Adam DeGraide: (17:15)
Yeah. See, because if you stayed there-
Matt Gerchow: (17:17)
Adam DeGraide: (17:18)
The Incredible Hulk would come out.
Matt Gerchow: (17:20)
Yeah, exactly. Exactly. I’ve got a Jeep now that’s on 38-inch wheels and then it’s got a four and a half inch lift, so I’m above all the traffic, which does help. And when you give someone the tire, that is a lot better than being down low.
Adam DeGraide: (17:42)
I don’t think my AMG 55 would hold up next to your car. That’s amazing.
Matt Gerchow: (17:49)
When I’m out in the Ferrari, it’s the exact opposite. Everybody else can give me the tire.
Adam DeGraide: (17:53)
Exactly right. Well, let’s get speaking… First of all, listeners and watchers, think about it. He has a Ferrari, he’s got a car with 38-inch tires. This doesn’t happen on accident, by the way. This is because you’re a smart business person.
Adam DeGraide: (18:06)
Do you have any goals and plans for Steady Content? I’m sure you’ve listened to a few episodes. Talk a little bit about the goals that you’ve set for Steady Content and how you have goals and plans.
Matt Gerchow: (18:17)
So goals for Steady Content: I would like us to do a consistent 2.5 million words a month. And as far as SEO services go, we’ve just started a couple of other businesses; [agentserve.com 00:18:31] is one, and that’s going to cover the full breadth of SEO services. We offer backlinks through Steady Content, but now we’re launching as betterbacklinks.com and we’ll be doing that there. And then we have a full breadth of SEO services coming on, as well as PPC management. We just really want to get on the phone with somebody and not have that excuse of, “Okay, we don’t need content.” Right? Whatever you’re doing and it’s online, we’re doing it.
Adam DeGraide: (19:01)
That’s awesome, man. That’s great. And so when you sit down and you think about these things, do you have any partners? Or are you sole proprietor?
Matt Gerchow: (19:08)
Sole proprietor. We’ve got a team of nine and then right now about 650 writers.
Adam DeGraide: (19:14)
That’s great. Oh, man. That’s a ton of writers. Trying to manage 650 people, I couldn’t even imagine that. That’s [crosstalk 00:19:20]
Matt Gerchow: (19:21)
It’s all systems. It’s all systems. A lot of it’s done electronically.
Adam DeGraide: (19:24)
Yeah, it’s got to be software. So you’re dealing with… So that’s basically your team. So if you’re nine core people, what are some of the roles and functions that they operate in Steady Content?
Matt Gerchow: (19:32)
Yeah. So I’ve got a full-time web designer, full-time customer service, full-time testing. I’ve got two web developers, I’ve got two editors, and myself. And then I’ve got two admins. I don’t know if that’s nine, but it’s somewhere close to it.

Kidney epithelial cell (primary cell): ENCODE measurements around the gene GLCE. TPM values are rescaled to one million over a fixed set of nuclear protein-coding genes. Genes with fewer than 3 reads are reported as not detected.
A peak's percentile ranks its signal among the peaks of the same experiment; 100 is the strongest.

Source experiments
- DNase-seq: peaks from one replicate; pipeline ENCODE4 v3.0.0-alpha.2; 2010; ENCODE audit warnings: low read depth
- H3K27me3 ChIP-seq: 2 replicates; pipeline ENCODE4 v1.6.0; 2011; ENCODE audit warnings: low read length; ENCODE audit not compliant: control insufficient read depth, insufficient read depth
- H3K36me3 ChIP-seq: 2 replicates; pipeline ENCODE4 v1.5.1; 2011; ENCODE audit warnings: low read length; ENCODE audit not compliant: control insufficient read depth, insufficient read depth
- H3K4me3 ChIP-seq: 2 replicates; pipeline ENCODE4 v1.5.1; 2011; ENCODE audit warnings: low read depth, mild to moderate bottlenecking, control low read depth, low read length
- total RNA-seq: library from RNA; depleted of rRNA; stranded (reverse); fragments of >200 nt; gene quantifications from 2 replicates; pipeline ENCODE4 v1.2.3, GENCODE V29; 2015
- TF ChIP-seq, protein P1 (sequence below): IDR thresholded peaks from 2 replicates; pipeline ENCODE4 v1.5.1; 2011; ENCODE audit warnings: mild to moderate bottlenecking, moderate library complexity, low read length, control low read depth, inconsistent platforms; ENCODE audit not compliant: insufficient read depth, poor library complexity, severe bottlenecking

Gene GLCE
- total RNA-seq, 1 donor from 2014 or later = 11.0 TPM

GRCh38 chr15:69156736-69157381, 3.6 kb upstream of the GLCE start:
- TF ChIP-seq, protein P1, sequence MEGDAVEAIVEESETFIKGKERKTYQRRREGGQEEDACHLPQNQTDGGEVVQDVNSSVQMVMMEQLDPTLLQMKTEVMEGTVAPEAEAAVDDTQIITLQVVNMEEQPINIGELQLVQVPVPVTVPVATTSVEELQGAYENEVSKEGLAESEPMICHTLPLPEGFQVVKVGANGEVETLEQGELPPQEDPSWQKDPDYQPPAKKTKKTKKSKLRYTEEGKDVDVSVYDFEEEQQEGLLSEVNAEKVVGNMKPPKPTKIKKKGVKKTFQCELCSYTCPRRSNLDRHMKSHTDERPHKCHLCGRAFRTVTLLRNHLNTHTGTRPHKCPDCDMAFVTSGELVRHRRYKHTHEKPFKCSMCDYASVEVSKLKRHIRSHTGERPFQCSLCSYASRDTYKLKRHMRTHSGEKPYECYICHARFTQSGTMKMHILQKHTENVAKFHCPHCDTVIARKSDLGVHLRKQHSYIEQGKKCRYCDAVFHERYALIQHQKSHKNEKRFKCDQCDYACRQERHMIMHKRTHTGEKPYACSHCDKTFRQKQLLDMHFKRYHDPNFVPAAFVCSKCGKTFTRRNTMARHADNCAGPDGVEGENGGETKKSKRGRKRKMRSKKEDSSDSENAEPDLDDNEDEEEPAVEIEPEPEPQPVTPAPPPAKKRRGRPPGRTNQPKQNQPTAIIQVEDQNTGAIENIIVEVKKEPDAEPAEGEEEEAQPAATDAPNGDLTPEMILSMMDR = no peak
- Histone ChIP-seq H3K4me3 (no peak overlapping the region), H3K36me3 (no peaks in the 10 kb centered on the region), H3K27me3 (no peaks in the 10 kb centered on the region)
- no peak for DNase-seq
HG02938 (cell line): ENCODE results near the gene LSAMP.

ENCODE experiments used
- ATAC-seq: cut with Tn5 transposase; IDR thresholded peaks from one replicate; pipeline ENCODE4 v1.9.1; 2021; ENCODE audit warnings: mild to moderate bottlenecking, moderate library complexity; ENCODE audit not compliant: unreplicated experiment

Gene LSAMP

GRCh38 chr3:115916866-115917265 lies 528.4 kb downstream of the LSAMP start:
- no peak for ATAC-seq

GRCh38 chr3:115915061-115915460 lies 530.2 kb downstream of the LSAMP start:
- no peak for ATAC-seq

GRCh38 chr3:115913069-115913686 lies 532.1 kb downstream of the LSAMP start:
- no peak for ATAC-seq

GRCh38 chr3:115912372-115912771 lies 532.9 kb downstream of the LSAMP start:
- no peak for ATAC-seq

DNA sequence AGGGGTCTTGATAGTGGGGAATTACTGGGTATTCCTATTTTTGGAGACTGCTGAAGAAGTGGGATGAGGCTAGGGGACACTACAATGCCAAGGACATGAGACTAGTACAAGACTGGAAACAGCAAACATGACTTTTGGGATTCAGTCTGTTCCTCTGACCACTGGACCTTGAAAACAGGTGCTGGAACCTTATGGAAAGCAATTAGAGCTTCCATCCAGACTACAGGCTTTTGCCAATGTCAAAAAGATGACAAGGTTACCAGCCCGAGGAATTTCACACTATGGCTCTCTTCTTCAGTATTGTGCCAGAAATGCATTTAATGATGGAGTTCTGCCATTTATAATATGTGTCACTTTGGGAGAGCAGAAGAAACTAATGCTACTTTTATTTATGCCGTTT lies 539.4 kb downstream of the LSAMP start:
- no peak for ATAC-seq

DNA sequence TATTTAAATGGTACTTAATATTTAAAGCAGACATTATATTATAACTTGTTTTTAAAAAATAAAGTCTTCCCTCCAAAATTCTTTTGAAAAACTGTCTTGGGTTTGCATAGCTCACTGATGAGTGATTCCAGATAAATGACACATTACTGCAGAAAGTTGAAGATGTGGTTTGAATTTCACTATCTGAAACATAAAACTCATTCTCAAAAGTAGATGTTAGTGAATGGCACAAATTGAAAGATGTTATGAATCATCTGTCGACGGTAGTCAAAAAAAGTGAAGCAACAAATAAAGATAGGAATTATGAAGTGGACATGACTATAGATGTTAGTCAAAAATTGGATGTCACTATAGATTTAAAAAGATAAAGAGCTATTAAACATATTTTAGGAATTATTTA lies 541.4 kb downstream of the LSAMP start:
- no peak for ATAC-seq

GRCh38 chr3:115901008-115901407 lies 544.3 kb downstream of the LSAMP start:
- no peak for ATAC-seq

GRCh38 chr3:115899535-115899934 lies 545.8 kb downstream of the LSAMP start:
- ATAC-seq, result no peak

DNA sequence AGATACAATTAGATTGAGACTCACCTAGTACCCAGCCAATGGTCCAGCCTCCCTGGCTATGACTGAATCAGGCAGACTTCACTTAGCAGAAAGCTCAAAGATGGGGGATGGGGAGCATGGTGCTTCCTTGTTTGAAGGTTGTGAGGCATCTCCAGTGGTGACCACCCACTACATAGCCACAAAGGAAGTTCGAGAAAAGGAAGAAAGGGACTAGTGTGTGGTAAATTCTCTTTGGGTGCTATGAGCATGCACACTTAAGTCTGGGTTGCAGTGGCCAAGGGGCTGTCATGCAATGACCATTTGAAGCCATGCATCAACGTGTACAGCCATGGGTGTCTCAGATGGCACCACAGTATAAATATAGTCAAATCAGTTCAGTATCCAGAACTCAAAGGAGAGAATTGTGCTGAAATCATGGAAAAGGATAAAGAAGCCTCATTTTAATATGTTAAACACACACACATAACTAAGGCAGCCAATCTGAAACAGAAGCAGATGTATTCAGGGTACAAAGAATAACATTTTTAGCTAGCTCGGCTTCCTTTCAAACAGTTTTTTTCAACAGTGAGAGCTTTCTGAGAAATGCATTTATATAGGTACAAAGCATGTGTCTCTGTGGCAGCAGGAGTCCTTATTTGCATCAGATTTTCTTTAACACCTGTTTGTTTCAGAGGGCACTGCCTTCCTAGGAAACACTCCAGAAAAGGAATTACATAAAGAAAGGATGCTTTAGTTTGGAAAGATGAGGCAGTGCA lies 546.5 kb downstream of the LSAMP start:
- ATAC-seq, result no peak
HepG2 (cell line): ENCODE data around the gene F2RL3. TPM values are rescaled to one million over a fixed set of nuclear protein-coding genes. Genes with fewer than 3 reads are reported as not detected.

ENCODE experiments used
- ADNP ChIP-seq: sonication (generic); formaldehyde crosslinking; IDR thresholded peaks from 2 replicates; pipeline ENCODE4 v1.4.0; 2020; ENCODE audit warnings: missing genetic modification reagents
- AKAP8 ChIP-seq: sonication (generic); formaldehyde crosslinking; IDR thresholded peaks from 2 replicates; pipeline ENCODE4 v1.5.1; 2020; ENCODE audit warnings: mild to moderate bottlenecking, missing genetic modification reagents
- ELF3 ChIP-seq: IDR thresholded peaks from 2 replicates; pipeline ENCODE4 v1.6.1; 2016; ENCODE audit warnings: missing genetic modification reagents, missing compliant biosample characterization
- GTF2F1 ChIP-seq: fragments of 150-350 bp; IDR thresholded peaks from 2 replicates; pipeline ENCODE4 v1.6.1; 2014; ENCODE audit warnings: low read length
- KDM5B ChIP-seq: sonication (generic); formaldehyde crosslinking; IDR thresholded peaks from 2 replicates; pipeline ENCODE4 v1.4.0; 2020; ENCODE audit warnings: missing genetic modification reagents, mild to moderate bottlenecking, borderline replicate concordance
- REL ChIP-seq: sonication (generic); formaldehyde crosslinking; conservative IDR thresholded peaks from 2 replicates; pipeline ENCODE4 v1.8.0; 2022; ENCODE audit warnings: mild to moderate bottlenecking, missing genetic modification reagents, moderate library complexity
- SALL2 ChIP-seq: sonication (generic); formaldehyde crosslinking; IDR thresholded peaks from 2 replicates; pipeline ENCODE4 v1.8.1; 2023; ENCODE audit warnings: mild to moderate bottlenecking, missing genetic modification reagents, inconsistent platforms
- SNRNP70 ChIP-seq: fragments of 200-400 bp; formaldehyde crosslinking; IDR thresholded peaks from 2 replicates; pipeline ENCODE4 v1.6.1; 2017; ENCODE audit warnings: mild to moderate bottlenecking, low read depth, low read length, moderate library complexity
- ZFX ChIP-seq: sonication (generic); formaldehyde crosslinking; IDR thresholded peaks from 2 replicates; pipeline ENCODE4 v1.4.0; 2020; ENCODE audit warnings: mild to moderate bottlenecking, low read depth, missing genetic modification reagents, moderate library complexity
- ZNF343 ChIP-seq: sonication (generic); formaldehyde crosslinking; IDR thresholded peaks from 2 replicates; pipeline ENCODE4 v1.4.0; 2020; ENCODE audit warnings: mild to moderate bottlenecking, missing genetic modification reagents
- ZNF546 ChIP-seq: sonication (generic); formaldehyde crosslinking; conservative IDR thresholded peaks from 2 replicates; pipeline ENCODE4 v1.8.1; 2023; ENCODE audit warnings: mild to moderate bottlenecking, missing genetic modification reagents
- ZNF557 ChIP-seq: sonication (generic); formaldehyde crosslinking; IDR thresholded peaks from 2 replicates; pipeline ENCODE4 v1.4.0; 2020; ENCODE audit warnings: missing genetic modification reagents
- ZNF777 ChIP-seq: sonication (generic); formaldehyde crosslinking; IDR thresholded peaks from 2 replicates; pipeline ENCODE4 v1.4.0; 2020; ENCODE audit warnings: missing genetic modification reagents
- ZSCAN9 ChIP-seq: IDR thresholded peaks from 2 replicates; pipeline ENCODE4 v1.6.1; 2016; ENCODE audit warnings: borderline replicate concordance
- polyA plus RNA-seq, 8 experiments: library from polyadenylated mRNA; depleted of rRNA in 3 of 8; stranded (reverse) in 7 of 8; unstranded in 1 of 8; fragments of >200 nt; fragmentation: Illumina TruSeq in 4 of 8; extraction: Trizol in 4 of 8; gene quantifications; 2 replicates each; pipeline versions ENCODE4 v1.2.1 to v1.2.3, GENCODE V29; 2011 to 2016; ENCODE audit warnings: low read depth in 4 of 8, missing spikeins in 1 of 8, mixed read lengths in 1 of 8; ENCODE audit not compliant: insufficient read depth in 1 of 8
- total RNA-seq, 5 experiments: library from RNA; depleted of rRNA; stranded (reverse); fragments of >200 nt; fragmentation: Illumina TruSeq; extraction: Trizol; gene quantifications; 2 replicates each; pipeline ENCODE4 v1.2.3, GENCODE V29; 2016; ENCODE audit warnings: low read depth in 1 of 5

Adam DeGraide: (19:52)
Yeah. You got… Exactly. I think you’re close enough. You’re close enough. So when you think about some of the tools you’re using in your business, tell the listeners and watchers some of the tools that you use, not only for your clients, but for yourself.
Matt Gerchow: (20:09)
Yeah. So one of the things I didn’t have on there, we use Stripe a lot. We use Stripe to pay the writers and we are able to do that for all of our U.S. writers. We use Payoneer and PayPal for the international writers. We’ve developed against the API for all three of those companies. We use… Well, I don’t know if I want to share my cold outreach, but I will-
Adam DeGraide: (20:34)
You don’t have to share things. Hey, first of all, just so you know, I do a lot of the things that you do, by the way, in my business. By the way, that just shows you the integrity of this podcast, David Vs Goliath, because I’m not afraid to even talk to people that compete with me in some ways and work with me in some ways as well, too. But you know, to me, it’s all… The world is big enough for all of us and people need to learn. So you are doing a cold call outreach program, you don’t have to say who it is.
Matt Gerchow: (20:59)
No, not cold call. We do a cold email outreach. We use a company called GMass for that, but I have a full-time person on that and we send out 2,700 emails a day. We’ll be taking that up to 27,000 emails a day, probably within the next three months. And those generate the inbound responses that we turn into calls.
Matt Gerchow: (21:22)
We use ActiveCampaign for contacting our clients and keeping in touch with them. We use Trello and GitHub to manage our development. And we use RingCentral for internal communications. I give that one a great recommendation because where Slack is $25 a person, and Flock, and all these other ones out there, all add for every single person you put on there. I’m able to manage all of my writers in RingCentral for free.
Adam DeGraide: (21:53)
It’s awesome. Last week I interviewed a guy named Ryan Shizradi from Tekrevol, another great tech app building company, and they have 170 employees that he manages in two different countries and three different cities, and he had some cool software that he recommended as well, too. We love having tips and advice for people because remember, it’s not just about education and inspiration, it’s about activation. And activation gives my listeners, the business owners, an opportunity to say, “I’m going to check that out,” because there’s a lot of different solutions that are involved in making something successful.
Adam DeGraide: (22:28)
So your process that you’re doing right now, we talked a little bit about that, but walk somebody through the life of a blog. So a small business who’s listening right now, maybe they do it, maybe they don’t, they want to order a blog from myself or someone like you. They order it, what happens? Well, almost like the assembly line, exactly what happens in your business to make that a reality?
Matt Gerchow: (22:52)